New Birdlike Dino Adds to Debate on Origins of Flight

Nicholas Bakalar
for National Geographic News
October 18, 2005
Using rock saws and a chisel, paleontologists working in Argentina's Rio Negro province have extracted the nearly complete skeleton of a rooster-size dinosaur.

The skeleton, from a group known as dromaesaurs, is about 90 million years old. Its presence in South America demonstrates that these birdlike dinosaurs probably arose much earlier than previously believed, according to the scientists who discovered the fossil.

What's more, the structure of the creature indicates it had feathers but did not fly, suggesting that the species might be a "missing link" in determining the origins of flight.

Until now dromaesaurs have been found only in the Northern Hemisphere. Paleontologists had assumed that the species arose after Pangea, the Earth's original landmass, separated into Laurasia to the north and Gondwana to the south.

But the new discovery means that dromaesaurs must have appeared before the landmasses separated, about 150 million years ago.

The recently unearthed fossil, probably that of an adult animal, is in excellent condition. Only a few bones from other partial discoveries were needed to complete a fully articulated skeleton.

All together, four separate Buitreraptor fossils have now been found in the same region. But the latest is the most complete, what paleontologists call the holotype, or definitive example of a species.

Fast Runner, Long Leaper

Several other species of northern dromaesaurs are known, including the feathered dinosaurs Microraptor and Sinornithaurus, both found in China.

The southern dromaesaur, Buitreraptor gonzalezorum, looks very different from its northern cousins. The paleontologists that found the latest Buitreraptor fossil believe it may actually represent a separate branch of the dromaesaurid family, named unenlagines.

The newly discovered animal is closely related to Velociraptor mongoliensis, the clever, fast-running predatory dinosaurs made famous in the movie Jurassic Park.

The dromaesaur had a long, beak-like snout; small widely spaced teeth; and a long tail. The odd proportions of its skull may have been an adaptation for hunting small burrowing mammals and reptiles, whose skeletons have been found near the remains of Buitreraptor.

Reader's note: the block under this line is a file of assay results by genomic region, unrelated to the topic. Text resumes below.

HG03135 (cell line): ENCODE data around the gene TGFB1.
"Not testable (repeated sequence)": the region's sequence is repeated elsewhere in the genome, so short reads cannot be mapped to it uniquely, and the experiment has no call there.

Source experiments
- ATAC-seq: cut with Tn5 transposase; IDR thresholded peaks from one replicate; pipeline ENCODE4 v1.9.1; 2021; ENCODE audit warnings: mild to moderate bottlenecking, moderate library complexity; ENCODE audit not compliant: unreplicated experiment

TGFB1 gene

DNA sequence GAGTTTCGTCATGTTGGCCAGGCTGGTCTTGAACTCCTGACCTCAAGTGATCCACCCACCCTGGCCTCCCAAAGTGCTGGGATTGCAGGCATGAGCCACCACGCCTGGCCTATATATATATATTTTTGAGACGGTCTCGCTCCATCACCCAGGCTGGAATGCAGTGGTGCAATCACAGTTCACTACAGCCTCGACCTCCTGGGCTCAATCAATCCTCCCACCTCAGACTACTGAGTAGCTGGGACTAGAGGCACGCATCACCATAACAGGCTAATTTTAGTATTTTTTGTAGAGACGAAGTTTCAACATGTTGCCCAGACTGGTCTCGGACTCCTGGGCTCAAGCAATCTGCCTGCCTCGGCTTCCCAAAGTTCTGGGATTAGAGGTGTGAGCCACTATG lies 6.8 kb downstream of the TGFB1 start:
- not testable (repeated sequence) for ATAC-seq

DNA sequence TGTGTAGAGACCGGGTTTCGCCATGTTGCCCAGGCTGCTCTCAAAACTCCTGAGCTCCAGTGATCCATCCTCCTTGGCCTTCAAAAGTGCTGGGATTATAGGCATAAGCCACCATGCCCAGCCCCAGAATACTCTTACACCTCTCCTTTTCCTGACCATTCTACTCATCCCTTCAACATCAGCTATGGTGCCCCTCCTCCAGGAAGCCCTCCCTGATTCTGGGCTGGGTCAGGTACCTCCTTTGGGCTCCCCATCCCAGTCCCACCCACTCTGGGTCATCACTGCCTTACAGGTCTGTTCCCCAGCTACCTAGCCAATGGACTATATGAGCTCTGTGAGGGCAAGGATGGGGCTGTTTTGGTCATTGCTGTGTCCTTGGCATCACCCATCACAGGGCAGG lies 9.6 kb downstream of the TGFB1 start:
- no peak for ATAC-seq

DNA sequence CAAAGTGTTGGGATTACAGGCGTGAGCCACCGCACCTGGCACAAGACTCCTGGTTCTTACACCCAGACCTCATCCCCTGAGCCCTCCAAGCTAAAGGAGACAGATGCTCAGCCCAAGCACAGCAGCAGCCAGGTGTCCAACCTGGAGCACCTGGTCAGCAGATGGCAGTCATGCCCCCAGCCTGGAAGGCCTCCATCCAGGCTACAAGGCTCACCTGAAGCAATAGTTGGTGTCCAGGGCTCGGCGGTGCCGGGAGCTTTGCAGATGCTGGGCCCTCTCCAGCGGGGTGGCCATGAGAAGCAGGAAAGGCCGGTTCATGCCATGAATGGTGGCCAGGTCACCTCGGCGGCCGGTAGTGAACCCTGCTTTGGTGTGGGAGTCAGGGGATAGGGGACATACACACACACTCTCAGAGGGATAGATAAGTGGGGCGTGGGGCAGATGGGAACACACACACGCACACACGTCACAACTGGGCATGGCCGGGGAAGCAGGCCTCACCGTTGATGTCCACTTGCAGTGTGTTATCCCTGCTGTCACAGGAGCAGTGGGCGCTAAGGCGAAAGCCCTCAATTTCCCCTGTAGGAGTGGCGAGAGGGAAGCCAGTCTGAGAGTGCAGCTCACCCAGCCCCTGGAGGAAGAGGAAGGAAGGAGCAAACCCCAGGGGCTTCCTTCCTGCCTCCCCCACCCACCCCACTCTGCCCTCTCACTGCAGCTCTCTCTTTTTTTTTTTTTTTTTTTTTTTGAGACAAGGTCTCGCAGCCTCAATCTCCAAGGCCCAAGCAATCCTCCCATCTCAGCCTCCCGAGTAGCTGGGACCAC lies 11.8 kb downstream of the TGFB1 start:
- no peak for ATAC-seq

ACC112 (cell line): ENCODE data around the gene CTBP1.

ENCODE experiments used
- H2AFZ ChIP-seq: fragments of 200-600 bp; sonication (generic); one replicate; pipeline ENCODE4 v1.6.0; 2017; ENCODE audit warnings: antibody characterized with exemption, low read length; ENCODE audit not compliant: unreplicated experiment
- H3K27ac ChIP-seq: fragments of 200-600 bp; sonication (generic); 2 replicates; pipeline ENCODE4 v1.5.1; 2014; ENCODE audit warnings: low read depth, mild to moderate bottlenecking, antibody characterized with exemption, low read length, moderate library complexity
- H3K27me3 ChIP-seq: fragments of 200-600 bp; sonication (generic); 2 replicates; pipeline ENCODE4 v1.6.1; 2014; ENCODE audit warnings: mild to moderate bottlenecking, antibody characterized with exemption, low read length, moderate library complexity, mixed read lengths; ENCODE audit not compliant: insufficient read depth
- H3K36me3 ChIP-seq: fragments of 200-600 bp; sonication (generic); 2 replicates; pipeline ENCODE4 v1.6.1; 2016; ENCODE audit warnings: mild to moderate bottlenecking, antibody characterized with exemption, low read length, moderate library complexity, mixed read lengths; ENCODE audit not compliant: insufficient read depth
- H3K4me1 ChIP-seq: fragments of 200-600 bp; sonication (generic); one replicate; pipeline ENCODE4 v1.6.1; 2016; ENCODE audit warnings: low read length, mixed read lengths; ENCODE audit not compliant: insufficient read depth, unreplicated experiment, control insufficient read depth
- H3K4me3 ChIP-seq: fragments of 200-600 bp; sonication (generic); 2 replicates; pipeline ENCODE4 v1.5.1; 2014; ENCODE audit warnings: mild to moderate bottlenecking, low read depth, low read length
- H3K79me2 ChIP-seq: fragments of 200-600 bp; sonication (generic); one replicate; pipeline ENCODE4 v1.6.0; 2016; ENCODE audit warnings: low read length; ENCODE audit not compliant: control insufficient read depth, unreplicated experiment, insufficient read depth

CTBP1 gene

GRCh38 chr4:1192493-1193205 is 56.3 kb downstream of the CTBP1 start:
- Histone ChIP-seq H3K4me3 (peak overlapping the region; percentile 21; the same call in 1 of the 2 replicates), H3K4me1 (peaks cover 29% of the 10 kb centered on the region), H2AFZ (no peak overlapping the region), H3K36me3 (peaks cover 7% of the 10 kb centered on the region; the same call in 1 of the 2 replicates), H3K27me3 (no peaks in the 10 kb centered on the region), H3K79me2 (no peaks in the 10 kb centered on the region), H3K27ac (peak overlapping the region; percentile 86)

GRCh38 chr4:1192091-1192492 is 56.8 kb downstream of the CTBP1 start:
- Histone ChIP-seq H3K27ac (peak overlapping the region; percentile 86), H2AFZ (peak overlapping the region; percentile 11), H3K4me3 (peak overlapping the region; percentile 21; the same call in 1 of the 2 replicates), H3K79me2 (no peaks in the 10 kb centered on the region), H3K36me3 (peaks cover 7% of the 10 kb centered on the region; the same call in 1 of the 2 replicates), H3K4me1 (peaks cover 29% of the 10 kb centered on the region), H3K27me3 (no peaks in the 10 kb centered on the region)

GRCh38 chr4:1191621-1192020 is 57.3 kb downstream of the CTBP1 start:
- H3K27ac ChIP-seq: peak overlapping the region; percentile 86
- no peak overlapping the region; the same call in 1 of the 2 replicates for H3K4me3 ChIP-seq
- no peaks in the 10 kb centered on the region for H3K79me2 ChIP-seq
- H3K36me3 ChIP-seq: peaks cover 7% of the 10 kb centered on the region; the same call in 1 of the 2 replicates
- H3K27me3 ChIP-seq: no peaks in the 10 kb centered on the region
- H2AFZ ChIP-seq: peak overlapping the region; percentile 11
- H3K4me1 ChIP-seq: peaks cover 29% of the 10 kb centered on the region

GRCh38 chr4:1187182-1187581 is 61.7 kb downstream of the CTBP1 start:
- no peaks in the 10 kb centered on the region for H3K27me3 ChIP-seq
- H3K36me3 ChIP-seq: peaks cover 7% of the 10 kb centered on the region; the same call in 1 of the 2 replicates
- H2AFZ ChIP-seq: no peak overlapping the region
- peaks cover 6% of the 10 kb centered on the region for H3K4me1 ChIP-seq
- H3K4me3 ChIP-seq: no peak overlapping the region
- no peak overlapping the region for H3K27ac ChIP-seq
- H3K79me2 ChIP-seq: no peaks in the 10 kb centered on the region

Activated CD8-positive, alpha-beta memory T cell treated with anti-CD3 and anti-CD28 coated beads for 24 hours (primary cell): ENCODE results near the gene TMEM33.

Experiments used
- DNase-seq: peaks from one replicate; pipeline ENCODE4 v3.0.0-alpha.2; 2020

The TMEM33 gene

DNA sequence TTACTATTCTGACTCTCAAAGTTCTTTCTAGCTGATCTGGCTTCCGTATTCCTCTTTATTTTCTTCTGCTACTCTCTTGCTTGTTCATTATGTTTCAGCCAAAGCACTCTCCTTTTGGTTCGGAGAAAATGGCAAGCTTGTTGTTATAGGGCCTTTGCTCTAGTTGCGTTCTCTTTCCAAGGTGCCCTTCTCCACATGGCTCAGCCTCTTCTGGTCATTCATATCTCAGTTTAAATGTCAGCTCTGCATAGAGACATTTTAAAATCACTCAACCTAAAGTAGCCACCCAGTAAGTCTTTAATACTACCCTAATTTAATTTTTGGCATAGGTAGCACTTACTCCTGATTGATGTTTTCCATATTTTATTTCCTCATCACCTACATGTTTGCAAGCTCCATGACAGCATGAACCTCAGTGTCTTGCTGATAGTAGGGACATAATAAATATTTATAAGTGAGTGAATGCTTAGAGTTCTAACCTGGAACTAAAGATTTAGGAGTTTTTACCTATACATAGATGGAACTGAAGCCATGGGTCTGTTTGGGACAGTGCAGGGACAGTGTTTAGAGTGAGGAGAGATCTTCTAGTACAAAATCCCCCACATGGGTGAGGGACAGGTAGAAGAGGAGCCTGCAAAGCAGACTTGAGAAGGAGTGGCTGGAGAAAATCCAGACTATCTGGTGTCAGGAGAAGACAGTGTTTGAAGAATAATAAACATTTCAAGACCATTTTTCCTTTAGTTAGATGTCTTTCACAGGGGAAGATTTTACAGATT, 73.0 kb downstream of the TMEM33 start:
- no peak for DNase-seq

Its long back legs suggest it was a fast runner. It likely used its muscled shoulders and the enlarged claw on the second toe of each forelimb to grasp its prey. The animal did not fly, but its back legs almost certainly gave it the ability to leap several yards.

Feathers rarely survive fossilization, and the fossil of Buitreraptor showed no evidence of them.

But Sebastian Apesteguía, a professor at Maimonides University in Buenos Aires and a co-author of the paper, is certain that the animal was feathered like its northern cousins.

Buitreraptor's evolutionary relationships, he said, virtually assure this. "If you find the bones of a monkey," he said, "you would not dare to imagine it was bald, because you know that monkeys and their relatives are hairy."

Since Buitreraptor's close relatives had feathers, it certainly did as well, he said.

The find was reported in the October 13 issue of Nature, which includes an artist's rendering of a very birdlike animal covered with small, almost hairlike feathers.

Longer feathers on the forelimbs make them look like stubby wings.

"The artistic reconstruction is based on accurate dimensions of the skeleton of Buitreraptor," said Peter J. Makovicky, the paper's lead author.

"We also chose a fairly drab color scheme, so the poetic license was kept to a minimum," Makovicky, a geologist with Chicago's Field Museum of Natural History, said.

Wing Evolution

According to Apesteguía of Maimonides University, fossil evidence suggests two theories about the evolution of flight.

The first is that wings may have developed in the common ancestor of birds and raptors.

"So their presence in southern raptors is not a novelty, but an atavism—an old feature that persisted in the evolution of the species, like the hind limbs in pythons," he said.

Alternatively, he said, some believe that wings evolved twice—once in birds and once in the southern raptors, which developed wings from their extremely long forelimbs.

Analysis of the relationship between Buitreraptor and its close cousins favors the hypothesis that wings evolved twice, Apesteguía said, because true wings are not present in Buitreraptor, the oldest and most primitive of the southern dromaeosaurs.

Paul Sereno, professor of paleontology at the University of Chicago, believes the new fossil "is very interesting and highly significant" because it might help answer questions about the origins of flight.

"Flight, or at least some flight capacity, may have arisen more than once," he said.

"This [find] adds to evidence from fossils and recent biomechanical studies on birds that the transition to flight was not night and day, but that there exists lots of useful and adaptive states for what might be termed poor fliers—this new species may have been one of them."

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